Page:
Coffee time


8th January 2013

There are still plenty of the old dead, skeletal remains of some of last years Apiacea around.  This the name for the Carrot family. They used to be known as Umbelliferae , as the flowers of most of this family grow in compound umbels i.e. a flattened, multi-stemmed cluster of flowers at the ends of the stems.

Dead Hogweed Heracleum sphondyllium stems

It is a massive family of plants containing over 3000 species world wide of which several have culinary uses and have been cultivated. Some of the ones which are used on a regular basis include; celery, parsley, fennel, dill, caraway, coriander, cumin, chervil, carrots, and parsnips.

In this country 70 ish species can be found growing in the wild of which just under half have edible uses.  However this family also includes two of our most toxic plants; Hemlock Conium maculatum and Hemlock Water Dropwort Oenanthe crocata.  For this reason it is a group of plants often neglected by the novice forager, perhaps sensibly, but providing you stick to the rule of not picking it without making 100% positive identification you will be missing out on some exciting wild food.

As you can see from the list of cultivated species, many members of this family contain aromatic oils giving rise to distinctive strong flavours and today’s plant Hogweed or Cow Parsnip Heracleum sphondylium is no exception.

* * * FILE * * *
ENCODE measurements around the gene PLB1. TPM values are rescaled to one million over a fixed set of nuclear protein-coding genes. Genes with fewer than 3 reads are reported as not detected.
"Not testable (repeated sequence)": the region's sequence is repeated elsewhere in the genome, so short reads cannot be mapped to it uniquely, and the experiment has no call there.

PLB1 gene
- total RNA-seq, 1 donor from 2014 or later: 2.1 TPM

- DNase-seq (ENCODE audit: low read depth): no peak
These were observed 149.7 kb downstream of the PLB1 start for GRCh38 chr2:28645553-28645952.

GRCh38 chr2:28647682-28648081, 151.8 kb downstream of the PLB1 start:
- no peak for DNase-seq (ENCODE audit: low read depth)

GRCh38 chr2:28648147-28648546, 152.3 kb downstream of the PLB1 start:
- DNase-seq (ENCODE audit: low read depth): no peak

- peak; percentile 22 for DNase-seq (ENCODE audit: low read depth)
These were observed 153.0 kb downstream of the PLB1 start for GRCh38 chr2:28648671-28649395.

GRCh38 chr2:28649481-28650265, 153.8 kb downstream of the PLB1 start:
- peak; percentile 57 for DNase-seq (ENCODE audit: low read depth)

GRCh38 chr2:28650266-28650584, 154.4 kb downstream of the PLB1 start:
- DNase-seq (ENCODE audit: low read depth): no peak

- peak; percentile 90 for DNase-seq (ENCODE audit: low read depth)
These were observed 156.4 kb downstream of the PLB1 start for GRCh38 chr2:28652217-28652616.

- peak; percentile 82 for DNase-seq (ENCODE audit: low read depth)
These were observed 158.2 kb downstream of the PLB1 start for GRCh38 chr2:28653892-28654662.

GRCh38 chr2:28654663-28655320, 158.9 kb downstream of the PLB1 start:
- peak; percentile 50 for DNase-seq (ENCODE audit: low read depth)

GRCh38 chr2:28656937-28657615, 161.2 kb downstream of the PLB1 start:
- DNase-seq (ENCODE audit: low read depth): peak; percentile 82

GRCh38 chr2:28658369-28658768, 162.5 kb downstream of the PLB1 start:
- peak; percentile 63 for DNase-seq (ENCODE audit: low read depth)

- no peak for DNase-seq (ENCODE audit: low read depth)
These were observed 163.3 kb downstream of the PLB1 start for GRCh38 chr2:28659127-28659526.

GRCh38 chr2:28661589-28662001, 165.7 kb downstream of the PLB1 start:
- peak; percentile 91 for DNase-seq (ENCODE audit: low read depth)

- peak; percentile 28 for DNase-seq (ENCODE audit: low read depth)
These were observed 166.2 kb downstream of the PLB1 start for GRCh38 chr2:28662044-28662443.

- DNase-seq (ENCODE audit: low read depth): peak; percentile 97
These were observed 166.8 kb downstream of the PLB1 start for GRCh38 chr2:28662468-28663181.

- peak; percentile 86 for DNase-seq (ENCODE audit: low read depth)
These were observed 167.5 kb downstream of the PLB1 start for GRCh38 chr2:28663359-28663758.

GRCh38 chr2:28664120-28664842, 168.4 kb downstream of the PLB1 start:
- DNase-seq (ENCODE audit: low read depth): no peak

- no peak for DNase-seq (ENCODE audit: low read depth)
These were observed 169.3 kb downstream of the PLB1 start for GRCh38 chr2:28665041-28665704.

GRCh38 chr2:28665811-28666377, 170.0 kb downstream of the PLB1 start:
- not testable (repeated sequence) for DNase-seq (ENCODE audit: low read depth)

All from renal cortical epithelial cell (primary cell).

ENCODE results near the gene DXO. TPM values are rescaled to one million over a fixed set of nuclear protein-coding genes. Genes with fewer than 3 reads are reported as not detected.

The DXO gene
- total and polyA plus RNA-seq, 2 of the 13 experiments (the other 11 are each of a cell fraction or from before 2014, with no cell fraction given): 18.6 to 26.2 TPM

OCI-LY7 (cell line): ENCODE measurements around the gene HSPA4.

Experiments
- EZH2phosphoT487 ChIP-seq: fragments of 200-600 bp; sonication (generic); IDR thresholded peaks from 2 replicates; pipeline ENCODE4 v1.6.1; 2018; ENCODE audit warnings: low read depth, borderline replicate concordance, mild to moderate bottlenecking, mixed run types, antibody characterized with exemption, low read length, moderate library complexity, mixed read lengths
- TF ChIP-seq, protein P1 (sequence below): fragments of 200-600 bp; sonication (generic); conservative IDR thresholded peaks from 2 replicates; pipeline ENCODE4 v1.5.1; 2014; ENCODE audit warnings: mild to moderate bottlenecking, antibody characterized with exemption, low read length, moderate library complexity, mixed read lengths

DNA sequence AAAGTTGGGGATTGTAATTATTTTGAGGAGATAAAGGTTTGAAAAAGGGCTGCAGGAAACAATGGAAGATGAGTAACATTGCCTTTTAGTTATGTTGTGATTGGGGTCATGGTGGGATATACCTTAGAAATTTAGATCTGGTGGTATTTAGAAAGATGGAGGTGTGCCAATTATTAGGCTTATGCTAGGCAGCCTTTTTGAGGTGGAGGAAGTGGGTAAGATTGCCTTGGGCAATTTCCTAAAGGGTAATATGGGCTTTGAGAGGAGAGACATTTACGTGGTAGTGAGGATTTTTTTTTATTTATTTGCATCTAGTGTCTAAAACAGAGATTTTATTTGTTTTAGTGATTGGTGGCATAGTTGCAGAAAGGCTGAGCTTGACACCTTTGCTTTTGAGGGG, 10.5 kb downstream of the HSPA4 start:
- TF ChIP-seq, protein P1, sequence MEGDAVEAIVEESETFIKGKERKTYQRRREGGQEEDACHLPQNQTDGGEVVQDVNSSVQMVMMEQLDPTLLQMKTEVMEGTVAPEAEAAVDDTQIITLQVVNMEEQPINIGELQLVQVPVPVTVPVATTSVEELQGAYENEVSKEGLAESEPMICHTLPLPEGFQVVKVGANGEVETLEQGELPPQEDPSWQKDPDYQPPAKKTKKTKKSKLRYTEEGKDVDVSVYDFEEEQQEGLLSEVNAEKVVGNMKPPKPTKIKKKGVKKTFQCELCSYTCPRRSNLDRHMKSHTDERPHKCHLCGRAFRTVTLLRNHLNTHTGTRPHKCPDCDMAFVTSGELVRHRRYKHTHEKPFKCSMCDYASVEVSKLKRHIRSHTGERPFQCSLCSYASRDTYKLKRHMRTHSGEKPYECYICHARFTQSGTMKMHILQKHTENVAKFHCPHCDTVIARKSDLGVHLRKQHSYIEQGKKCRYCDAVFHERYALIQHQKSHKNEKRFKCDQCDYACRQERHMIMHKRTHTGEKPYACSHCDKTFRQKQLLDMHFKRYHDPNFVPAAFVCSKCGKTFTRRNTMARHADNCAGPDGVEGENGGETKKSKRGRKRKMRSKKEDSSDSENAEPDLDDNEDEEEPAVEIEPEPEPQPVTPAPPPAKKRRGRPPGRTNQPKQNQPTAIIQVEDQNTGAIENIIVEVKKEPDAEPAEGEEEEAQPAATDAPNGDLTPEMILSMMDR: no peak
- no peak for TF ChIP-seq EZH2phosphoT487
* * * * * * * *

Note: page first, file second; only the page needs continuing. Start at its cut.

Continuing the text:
At this time of year most of the dead Hogweed stems will have had their seeds blown or washed off by the winter winds and rain, but if you happen to find one tucked away in a sheltered spot you may be lucky and find a few large, flat, papery seeds clinging on the skeleton of the umbel.

Key tips to make sure it is Hogweed.

  • Up to 2m tall (Giant Hogweed Heracleum mantegazzianum, which you certainly don’t want to use, is upto 5m tall)
  • The stem should be hollow and ridged
  • The umbels (if intact) should be made up of less than 30 rays (stems) and less than 30cm across
  • The seeds are flat and heart shaped with 4 littles lines (oil tubes) which only extend down half the length of the seed.

These seeds taste incredibly similar to the spice cardamon, which is used extensively in Indian, Middle Eastern and Asian cuisine.  You can pretty much substitute them for cardamon in any recipe from curries to kulfi ice cream.

Like any new plant, always test your sensitivity by only using a small amount the first time you try it.  A good way to do this is to make yourself a spiced Middle Eastern style coffee. Simply make an espresso coffee in your normal way but add 1/2 teaspoon of crushed Hogweed seeds to the coffee grounds. Sweeten to taste.

Hogweed seeds

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